Former presidential advisers’ integrity helped her come out
AUSTIN Lesbian columnist Ann Rostow doubts her famous father and mother ever suspected she would someday credit them with giving her the courage to openly express her sexual orientation.
“I think that despite themselves they always raised me and brought me up to feel as if I could do anything integrity was more important than what expectations were in general society,” said Rostow this week as she reflected on the life of her mother, Elspeth Rostow, 90, a former presidential adviser and University of Texas at Austin dean.
Elspeth Rostow died at her Austin home of a heart attack on Dec. 9.
“I don’t think at the time they thought about giving me the courage to be openly gay, but they did,” Ann Rostow said.
Elspeth Rostow was preceded in death in 2003 by her equally famous husband, Walt Whitman Rostow, then 86, a former presidential adviser who served in the administrations of Presidents John Kennedy and Lyndon Johnson. After the Johnson administration ended in 1969, the Rostows moved to Austin where they joined the faculty of the University of Texas.
The couple was married for more than 50 years. In Austin, he taught economics and wrote several books. She served as a dean of LBJ School of Public Affairs from 1977 to 1983.
In good health until her sudden death, Elspeth Rostow had taught courses this semester on the American presidency and U.S. foreign policy and was planning to teach again in the spring, her daughter said.
Appointed by President Ronald Reagan, Elspeth Rostow served as a member of the President’s Advisory Committee for Trade Negotiations and the President’s Commission for a National Agenda for the Eighties.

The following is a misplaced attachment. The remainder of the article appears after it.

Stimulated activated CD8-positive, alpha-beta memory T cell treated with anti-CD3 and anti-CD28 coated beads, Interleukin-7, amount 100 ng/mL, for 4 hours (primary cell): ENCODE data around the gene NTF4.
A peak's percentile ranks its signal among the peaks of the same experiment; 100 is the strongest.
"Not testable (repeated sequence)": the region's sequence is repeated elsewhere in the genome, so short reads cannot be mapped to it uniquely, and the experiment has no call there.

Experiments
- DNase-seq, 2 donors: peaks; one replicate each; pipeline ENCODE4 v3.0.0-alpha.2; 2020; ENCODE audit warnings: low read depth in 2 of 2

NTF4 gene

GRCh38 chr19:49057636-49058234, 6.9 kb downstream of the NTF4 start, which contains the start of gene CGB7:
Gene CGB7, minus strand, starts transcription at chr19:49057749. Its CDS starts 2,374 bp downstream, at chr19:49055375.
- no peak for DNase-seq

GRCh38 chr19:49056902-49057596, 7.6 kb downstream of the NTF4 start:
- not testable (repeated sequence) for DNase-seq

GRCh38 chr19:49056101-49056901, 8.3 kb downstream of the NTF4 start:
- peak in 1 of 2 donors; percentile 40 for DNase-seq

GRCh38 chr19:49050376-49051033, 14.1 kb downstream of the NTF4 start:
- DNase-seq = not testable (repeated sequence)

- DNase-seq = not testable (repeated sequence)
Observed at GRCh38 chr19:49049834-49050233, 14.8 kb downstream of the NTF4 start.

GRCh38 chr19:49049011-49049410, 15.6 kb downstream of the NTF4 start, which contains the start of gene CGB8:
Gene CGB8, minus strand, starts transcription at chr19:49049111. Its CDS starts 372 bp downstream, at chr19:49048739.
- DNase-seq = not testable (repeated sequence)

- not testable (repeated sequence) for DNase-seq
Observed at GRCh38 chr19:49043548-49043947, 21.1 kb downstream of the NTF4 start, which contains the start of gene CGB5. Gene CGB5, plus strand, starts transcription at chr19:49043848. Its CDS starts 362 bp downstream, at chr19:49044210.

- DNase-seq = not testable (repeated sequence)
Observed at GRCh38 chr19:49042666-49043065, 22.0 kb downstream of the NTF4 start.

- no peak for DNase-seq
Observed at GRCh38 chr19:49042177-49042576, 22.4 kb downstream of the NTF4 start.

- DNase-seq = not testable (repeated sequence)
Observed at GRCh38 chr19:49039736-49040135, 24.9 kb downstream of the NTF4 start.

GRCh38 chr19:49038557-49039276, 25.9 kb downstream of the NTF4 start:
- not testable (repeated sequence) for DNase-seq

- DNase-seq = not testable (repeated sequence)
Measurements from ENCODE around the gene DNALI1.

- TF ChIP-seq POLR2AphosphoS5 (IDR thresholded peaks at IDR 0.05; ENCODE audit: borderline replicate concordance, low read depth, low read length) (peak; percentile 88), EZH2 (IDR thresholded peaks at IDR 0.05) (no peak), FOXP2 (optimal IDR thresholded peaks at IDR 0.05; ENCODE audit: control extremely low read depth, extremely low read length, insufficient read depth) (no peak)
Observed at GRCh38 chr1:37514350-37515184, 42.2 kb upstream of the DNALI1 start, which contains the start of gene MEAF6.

When asked if her mother had switched to the Republican Party during the Reagan years, Ann Rostow said, “Bite your tongue.”
“That was just because Reagan needed a good Democratic woman to put on something,” Ann Rostow said. “My parents were solid Democrats.”
Ann Rostow, who freelances for the Dallas Voice and other LGBT publications across the country, said her mother eventually came to accept her sexual orientation, but that it “took a long time for her to make progress.” They had become particularly close during the past five years since her father’s death, she said.
“I would not call her a big PFLAG mom, but she did kind of get to the point of grudgingly saying, “‘Well, I guess civil unions are all right,’” Rostow said. “She was very gracious and grew over time to really love my friends and my former girlfriends. Like most lesbians, my girlfriends became lifelong friends, so once she got to know them she was stuck with them for the next 40 years.”
Ann Rostow, who formerly ran a financial newswire in France and set up a similar operation in New York before moving to Austin, said her mother always encouraged to reach further.
“My mother constantly thought if I was a journalist, I should be writing for the New York Times,” Ann Rostow said. “She thought if I was writing about law I should be a constitutional lawyer. She was always very proud of me, but there was always like one further step I should be doing.”
Ann Rostow, who has one brother, said her mother read her news analysis columns about LGBT legal issues that were published in the Dallas Voice. Ann Rostow formerly wrote about LGBT issues in Austin and Texas for the now defunct TXT and Texas Triangle magazines.
“I think she liked the way I wrote,” Ann Rostow said, adding she would continue to write about LGBT issues.
“When things settle down, I will pick up the pen again,” she said.
This article appeared in the Dallas Voice print edition December 14, 2007
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